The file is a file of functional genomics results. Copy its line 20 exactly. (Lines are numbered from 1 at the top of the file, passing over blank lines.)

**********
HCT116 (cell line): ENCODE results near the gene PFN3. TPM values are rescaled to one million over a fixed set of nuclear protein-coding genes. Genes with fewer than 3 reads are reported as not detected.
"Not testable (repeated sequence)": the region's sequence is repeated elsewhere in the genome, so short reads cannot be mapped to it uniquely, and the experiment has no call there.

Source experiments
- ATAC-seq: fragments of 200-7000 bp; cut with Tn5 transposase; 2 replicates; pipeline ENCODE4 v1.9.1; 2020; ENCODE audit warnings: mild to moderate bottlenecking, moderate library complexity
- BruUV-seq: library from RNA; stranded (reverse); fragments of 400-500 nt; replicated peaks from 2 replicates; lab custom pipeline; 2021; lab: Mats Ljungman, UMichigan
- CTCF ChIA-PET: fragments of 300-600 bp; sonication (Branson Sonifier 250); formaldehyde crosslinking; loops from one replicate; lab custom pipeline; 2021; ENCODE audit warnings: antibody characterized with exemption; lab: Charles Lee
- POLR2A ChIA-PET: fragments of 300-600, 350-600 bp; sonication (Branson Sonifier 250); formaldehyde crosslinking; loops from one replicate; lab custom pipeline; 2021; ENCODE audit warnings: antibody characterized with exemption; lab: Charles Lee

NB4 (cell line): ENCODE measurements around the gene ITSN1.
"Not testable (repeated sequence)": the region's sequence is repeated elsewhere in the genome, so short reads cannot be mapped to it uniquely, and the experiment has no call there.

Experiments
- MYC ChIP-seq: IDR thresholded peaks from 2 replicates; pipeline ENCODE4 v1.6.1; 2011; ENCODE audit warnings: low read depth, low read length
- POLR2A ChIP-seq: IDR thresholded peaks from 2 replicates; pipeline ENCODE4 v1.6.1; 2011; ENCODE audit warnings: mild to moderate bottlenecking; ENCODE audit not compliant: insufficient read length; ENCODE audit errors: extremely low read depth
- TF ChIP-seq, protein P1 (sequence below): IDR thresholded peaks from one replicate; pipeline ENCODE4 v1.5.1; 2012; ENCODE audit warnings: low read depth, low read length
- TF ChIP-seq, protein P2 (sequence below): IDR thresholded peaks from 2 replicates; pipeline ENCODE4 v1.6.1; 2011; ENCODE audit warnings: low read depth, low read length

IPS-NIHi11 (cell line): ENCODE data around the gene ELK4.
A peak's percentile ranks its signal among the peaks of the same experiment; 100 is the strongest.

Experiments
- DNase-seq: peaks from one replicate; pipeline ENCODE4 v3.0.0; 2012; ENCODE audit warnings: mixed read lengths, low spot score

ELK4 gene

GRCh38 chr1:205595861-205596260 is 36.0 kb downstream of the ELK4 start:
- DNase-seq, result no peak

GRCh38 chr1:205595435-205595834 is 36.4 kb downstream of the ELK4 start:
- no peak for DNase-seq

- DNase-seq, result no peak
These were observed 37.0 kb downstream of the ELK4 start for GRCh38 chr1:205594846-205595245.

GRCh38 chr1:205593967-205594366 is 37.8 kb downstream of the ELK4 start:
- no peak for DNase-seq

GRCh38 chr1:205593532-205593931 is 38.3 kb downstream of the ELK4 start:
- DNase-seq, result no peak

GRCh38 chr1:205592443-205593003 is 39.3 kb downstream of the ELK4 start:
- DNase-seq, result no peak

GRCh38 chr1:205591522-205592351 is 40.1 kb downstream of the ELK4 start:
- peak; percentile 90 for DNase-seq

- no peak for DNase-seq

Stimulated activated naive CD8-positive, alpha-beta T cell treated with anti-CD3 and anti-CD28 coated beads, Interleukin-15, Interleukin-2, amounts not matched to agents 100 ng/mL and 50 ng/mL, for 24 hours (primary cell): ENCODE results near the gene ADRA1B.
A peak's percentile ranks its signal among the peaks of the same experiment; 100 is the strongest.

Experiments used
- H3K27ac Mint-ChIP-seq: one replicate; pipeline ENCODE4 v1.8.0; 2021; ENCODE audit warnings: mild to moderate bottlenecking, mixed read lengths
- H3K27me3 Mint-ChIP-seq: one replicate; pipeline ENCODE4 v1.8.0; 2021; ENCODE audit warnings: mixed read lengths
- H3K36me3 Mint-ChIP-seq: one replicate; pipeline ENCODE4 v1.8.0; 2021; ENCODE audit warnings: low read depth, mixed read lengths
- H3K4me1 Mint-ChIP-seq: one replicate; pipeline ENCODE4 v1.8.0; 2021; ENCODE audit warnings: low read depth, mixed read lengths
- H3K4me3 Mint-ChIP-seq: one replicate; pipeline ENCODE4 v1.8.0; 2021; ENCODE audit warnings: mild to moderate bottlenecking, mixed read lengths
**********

GRCh38 chr1:205595861-205596260 is 36.0 kb downstream of the ELK4 start: